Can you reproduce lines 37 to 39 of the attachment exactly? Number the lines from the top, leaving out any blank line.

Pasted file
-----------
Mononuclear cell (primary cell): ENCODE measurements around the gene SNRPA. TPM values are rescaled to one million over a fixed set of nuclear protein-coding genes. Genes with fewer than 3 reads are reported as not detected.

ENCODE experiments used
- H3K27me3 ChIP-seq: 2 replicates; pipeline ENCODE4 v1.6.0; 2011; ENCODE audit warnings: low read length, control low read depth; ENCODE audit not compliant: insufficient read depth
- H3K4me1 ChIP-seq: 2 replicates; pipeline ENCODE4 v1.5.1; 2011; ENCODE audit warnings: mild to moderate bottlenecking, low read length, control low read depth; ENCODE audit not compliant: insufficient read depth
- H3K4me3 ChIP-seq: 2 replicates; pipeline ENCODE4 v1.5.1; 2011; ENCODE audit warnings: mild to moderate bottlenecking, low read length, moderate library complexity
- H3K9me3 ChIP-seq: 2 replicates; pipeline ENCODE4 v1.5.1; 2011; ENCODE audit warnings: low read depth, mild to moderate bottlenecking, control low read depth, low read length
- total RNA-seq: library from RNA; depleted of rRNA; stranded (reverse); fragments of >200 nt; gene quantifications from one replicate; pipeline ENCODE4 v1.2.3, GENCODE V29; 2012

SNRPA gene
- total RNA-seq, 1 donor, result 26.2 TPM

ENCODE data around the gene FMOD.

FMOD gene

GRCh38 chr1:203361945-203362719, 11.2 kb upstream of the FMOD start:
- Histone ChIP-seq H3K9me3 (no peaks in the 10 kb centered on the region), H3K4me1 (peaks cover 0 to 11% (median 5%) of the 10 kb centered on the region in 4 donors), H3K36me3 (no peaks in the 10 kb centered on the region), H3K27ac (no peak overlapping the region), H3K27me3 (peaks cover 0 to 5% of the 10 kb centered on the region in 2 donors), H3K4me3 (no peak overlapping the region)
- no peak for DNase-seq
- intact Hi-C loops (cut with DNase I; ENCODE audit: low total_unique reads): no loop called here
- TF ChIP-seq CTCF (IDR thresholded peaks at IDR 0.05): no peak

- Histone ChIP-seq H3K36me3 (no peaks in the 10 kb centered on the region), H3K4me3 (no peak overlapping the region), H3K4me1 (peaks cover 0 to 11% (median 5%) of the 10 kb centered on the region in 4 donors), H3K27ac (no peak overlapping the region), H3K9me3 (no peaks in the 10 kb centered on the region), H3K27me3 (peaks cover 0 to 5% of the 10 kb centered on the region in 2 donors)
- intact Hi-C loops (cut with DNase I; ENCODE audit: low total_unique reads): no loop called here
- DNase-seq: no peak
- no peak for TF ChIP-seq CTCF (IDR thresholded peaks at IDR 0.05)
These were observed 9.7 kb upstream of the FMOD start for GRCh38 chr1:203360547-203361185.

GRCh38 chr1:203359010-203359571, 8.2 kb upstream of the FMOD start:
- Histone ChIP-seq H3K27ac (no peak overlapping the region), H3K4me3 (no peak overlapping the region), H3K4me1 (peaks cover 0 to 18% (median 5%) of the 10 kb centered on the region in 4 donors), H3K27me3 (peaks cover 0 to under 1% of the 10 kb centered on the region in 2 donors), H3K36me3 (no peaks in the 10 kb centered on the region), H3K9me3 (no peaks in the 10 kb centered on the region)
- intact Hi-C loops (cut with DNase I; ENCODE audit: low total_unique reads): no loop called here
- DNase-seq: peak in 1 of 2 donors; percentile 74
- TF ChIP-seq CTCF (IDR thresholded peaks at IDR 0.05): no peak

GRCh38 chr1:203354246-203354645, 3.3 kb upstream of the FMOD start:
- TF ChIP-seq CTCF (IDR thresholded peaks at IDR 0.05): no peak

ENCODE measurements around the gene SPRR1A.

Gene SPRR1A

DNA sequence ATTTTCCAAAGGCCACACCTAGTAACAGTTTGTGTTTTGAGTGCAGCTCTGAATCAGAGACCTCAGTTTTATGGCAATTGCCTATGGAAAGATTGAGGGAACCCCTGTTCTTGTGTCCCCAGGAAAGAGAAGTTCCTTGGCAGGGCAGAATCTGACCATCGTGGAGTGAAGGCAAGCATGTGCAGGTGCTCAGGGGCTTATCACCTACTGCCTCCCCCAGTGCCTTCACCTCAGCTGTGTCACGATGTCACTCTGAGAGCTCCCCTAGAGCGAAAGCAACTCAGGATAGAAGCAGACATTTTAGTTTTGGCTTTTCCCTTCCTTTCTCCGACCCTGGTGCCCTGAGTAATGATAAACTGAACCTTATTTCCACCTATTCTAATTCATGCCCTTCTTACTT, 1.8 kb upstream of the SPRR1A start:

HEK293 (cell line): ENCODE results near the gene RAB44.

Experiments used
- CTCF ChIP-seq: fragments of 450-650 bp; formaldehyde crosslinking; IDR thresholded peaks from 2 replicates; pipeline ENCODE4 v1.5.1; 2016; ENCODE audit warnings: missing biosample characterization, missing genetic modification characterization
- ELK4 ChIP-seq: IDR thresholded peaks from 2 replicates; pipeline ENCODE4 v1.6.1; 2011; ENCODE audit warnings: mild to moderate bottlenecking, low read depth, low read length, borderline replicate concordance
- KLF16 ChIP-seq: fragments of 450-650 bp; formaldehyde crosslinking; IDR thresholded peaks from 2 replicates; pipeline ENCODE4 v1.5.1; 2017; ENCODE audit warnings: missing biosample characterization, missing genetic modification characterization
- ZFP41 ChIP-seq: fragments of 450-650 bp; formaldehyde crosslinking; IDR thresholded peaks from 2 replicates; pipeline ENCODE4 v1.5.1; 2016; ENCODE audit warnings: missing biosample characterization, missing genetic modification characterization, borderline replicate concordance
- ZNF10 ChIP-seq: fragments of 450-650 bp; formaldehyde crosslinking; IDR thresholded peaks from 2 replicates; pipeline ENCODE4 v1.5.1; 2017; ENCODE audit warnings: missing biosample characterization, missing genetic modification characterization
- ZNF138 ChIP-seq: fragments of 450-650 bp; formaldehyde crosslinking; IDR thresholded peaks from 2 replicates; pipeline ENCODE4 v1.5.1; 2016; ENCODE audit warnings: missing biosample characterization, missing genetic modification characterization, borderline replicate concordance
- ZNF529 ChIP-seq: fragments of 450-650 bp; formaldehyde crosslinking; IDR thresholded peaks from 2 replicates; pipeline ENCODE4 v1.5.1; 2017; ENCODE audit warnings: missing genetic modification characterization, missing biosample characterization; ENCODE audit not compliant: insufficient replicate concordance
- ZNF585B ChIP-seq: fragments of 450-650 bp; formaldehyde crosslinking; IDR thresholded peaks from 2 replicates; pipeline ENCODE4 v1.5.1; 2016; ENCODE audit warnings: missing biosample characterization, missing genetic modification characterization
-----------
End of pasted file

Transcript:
- ZFP41 ChIP-seq: fragments of 450-650 bp; formaldehyde crosslinking; IDR thresholded peaks from 2 replicates; pipeline ENCODE4 v1.5.1; 2016; ENCODE audit warnings: missing biosample characterization, missing genetic modification characterization, borderline replicate concordance
- ZNF10 ChIP-seq: fragments of 450-650 bp; formaldehyde crosslinking; IDR thresholded peaks from 2 replicates; pipeline ENCODE4 v1.5.1; 2017; ENCODE audit warnings: missing biosample characterization, missing genetic modification characterization
- ZNF138 ChIP-seq: fragments of 450-650 bp; formaldehyde crosslinking; IDR thresholded peaks from 2 replicates; pipeline ENCODE4 v1.5.1; 2016; ENCODE audit warnings: missing biosample characterization, missing genetic modification characterization, borderline replicate concordance